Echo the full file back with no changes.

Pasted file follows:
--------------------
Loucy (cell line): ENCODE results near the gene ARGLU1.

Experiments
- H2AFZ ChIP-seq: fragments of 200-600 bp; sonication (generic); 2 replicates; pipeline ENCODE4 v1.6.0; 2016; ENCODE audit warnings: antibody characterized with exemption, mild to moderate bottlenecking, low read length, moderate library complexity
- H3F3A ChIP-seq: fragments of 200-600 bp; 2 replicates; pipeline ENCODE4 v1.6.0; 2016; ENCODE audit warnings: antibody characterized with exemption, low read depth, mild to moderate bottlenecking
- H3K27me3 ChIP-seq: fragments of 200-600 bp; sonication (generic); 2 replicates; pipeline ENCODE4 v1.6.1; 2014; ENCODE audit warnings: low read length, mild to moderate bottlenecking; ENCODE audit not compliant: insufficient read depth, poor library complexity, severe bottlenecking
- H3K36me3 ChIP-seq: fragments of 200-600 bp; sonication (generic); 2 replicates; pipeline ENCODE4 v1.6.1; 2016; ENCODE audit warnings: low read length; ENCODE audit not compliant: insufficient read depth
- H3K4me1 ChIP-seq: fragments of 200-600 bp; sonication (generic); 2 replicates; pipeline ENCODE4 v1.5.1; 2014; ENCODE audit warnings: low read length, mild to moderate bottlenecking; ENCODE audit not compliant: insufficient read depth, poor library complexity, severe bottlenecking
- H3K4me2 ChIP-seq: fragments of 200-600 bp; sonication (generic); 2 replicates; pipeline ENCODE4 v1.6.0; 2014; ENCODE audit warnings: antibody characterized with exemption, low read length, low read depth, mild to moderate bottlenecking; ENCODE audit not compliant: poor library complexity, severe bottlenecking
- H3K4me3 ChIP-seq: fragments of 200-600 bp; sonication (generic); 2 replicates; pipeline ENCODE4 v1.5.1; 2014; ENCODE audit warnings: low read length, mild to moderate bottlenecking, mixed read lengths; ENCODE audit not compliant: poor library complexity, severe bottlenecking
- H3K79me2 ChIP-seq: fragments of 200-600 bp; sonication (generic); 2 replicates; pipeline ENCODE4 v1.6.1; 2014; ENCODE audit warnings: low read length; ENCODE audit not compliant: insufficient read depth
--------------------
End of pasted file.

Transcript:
Loucy (cell line): ENCODE results near the gene ARGLU1.

Experiments
- H2AFZ ChIP-seq: fragments of 200-600 bp; sonication (generic); 2 replicates; pipeline ENCODE4 v1.6.0; 2016; ENCODE audit warnings: antibody characterized with exemption, mild to moderate bottlenecking, low read length, moderate library complexity
- H3F3A ChIP-seq: fragments of 200-600 bp; 2 replicates; pipeline ENCODE4 v1.6.0; 2016; ENCODE audit warnings: antibody characterized with exemption, low read depth, mild to moderate bottlenecking
- H3K27me3 ChIP-seq: fragments of 200-600 bp; sonication (generic); 2 replicates; pipeline ENCODE4 v1.6.1; 2014; ENCODE audit warnings: low read length, mild to moderate bottlenecking; ENCODE audit not compliant: insufficient read depth, poor library complexity, severe bottlenecking
- H3K36me3 ChIP-seq: fragments of 200-600 bp; sonication (generic); 2 replicates; pipeline ENCODE4 v1.6.1; 2016; ENCODE audit warnings: low read length; ENCODE audit not compliant: insufficient read depth
- H3K4me1 ChIP-seq: fragments of 200-600 bp; sonication (generic); 2 replicates; pipeline ENCODE4 v1.5.1; 2014; ENCODE audit warnings: low read length, mild to moderate bottlenecking; ENCODE audit not compliant: insufficient read depth, poor library complexity, severe bottlenecking
- H3K4me2 ChIP-seq: fragments of 200-600 bp; sonication (generic); 2 replicates; pipeline ENCODE4 v1.6.0; 2014; ENCODE audit warnings: antibody characterized with exemption, low read length, low read depth, mild to moderate bottlenecking; ENCODE audit not compliant: poor library complexity, severe bottlenecking
- H3K4me3 ChIP-seq: fragments of 200-600 bp; sonication (generic); 2 replicates; pipeline ENCODE4 v1.5.1; 2014; ENCODE audit warnings: low read length, mild to moderate bottlenecking, mixed read lengths; ENCODE audit not compliant: poor library complexity, severe bottlenecking
- H3K79me2 ChIP-seq: fragments of 200-600 bp; sonication (generic); 2 replicates; pipeline ENCODE4 v1.6.1; 2014; ENCODE audit warnings: low read length; ENCODE audit not compliant: insufficient read depth